EBC and Island Peak Trek – Day 8

Day 8 – Dingboche (4343m) to Lobuche (4950m)

Today was our first really tough day altitude-wise, and we’ve got two more tougher ones to come.

We set out at around 9.15am, climbing out of the valley onto a bleak looking plateau that leads towards the Khumbu valley. After only climbing 200m or so, the headache from the altitude started again. Plus we’re now at altitudes where the breathing rate required to sustain forward motion is significant, and any amount of climb causes extremely fast and deep breathing. It’s like doing 7 minute mile pace at home, but from all this effort you’re only creeping forward up the hill. These days are like running a marathon every day from a breathing-effort perspective – quite a contrast to the first few days of the trek where leg strength/muscles were the limiting factor – now we don’t even notice any leg tiredness as we are limited by the rate at which we can get oxygen on board. We started taking Diamox this morning – it helps prevent some of the symptoms of altitude sickness, but of course it’s not a miracle worker and won’t reduce the effort it takes to move around up here.

We stopped for lunch at a place called Thukla, just at the foot of the 400m rocky moraine climb up into the Khumbu valley. By the time we got there I was feeling pretty rough, with a headache and “fuzzy head” feeling. We had only taken our first Diamox 3 hrs before, and this evening I’m feeling much better, so I think it just took a while to kick in. Stef handled the altitude change much better than me today.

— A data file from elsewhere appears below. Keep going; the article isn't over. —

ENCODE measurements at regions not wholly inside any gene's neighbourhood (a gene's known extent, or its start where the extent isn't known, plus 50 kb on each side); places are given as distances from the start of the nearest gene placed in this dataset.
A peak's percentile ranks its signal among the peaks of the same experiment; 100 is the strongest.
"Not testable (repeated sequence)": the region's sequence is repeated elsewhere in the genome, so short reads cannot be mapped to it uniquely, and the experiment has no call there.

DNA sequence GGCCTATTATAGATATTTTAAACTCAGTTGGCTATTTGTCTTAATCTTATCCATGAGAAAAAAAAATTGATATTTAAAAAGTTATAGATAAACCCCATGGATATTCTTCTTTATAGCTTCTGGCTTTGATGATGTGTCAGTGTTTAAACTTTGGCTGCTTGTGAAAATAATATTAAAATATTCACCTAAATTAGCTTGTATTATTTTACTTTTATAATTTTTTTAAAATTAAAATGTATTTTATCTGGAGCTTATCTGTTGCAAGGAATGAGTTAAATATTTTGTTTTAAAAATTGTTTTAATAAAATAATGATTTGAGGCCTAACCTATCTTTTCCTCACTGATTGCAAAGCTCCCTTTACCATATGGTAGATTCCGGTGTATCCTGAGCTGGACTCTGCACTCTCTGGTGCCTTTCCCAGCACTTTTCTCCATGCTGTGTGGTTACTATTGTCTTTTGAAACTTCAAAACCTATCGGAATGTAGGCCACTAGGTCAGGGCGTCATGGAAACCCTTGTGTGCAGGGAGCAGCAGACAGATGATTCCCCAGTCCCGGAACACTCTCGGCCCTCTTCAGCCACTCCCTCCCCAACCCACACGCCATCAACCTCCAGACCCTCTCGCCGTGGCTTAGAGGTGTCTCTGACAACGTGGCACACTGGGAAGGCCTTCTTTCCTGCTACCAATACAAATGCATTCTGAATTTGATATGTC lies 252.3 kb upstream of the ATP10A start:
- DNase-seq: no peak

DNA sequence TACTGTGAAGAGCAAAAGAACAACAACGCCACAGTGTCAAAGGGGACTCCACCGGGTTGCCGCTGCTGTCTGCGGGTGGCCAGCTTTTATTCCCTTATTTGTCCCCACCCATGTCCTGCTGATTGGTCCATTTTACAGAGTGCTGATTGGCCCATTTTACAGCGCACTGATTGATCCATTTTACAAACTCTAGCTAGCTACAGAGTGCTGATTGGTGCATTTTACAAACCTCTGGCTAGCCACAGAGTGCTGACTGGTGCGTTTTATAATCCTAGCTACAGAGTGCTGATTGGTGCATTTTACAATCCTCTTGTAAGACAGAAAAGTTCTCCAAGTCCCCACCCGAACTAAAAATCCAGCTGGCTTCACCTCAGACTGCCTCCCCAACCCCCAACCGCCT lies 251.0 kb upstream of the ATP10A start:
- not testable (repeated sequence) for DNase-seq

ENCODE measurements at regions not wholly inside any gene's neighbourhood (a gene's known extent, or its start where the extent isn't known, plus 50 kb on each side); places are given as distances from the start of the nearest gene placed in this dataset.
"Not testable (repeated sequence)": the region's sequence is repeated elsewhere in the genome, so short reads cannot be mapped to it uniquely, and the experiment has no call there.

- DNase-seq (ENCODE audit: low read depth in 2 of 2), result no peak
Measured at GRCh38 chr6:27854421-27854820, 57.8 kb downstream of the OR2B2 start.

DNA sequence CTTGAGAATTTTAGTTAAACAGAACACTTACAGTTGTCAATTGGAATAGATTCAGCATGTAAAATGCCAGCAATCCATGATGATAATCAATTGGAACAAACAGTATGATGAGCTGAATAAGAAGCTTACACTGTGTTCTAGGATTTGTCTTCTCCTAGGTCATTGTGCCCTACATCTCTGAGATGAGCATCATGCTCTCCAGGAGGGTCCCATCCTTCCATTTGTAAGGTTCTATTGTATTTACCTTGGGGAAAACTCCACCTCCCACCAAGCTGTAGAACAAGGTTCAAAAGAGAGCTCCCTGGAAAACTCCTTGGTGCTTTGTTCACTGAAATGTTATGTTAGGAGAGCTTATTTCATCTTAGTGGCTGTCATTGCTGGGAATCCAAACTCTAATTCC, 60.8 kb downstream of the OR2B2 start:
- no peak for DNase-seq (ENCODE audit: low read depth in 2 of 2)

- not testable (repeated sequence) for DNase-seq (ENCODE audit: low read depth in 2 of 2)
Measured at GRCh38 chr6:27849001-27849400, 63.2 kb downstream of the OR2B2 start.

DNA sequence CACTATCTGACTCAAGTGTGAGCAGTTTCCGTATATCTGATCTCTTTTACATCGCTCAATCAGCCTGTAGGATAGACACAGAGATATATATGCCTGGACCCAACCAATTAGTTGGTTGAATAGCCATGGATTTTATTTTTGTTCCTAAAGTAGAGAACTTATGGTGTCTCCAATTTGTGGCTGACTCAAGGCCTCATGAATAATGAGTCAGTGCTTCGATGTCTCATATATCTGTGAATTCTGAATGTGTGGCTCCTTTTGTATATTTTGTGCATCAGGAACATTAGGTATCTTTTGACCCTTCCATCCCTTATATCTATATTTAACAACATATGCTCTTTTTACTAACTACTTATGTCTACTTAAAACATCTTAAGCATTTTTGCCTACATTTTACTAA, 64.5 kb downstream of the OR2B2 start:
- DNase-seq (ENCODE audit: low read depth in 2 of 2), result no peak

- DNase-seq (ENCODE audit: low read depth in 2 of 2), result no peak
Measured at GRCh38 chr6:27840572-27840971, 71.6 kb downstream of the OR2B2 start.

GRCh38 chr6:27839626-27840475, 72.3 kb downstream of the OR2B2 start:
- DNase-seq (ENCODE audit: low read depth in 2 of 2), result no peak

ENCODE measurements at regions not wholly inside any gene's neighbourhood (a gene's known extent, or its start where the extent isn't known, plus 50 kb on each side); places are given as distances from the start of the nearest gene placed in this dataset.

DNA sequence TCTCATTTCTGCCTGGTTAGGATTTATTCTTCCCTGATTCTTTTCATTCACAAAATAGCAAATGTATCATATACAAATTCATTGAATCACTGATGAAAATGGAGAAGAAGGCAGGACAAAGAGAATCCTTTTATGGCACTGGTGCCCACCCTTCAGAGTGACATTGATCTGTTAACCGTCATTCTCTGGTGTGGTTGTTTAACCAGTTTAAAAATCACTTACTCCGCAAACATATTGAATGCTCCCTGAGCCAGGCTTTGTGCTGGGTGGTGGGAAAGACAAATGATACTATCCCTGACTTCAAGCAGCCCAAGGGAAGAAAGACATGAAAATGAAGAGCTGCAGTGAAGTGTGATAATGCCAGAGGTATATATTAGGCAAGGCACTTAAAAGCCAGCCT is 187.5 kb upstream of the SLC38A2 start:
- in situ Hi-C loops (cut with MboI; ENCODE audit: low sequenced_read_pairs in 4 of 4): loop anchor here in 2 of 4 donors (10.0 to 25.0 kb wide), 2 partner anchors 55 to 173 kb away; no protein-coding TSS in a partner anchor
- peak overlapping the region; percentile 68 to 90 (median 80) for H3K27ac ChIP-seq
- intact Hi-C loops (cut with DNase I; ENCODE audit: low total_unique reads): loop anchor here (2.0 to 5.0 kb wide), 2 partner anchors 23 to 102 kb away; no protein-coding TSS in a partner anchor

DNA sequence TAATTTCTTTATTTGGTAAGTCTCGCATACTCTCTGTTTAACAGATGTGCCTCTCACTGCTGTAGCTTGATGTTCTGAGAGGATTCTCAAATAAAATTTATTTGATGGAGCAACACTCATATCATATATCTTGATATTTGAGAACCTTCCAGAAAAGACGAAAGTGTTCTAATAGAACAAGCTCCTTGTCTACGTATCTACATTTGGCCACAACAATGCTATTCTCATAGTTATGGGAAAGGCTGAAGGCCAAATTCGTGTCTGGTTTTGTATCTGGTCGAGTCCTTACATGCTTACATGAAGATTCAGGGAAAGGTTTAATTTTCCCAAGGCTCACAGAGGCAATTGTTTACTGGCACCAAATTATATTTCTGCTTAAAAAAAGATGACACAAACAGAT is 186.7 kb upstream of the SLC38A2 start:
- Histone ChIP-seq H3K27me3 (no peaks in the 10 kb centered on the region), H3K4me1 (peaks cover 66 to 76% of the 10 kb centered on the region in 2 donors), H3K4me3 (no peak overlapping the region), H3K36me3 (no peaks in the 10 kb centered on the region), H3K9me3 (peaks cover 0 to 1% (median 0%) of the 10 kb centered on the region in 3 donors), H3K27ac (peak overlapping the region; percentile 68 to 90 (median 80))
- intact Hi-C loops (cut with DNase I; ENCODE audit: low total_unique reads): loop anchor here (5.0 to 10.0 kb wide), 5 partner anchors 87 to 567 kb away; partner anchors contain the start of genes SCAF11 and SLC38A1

After lunch we made the climb very slowly, taking our time to admire the stunning scenery. In many ways it is bleak – nothing grows up here (grass can hardly maintain a hold here, and we passed the last of the scrubby small bushes on our way up today). It’s also stunningly beautiful, with the scale of the peaks around us and the flow of the landcape carved out by glaciers. At the top of the climb – the entrance to the Khumbu valley – we looked around at the memorials to climbers who died on Everest. Then we completed a relatively flat section along the valley to Lobuche – a tiny settlement which appeared out of nowhere from behind a ridge, in an environment of rock and ice where you would never expect to find a village.

Our challenge tonight is to get a good night’s sleep to set us up for the hike up to Gorak Shep and Everest Base Camp tomorrow. Our highest altitude night’s sleep will be spent at Gorak Shep, so hopefully after that we will have broken the back of the altitude issues and have set ourselves up for solid acclimitisation for our Island Peak climb.

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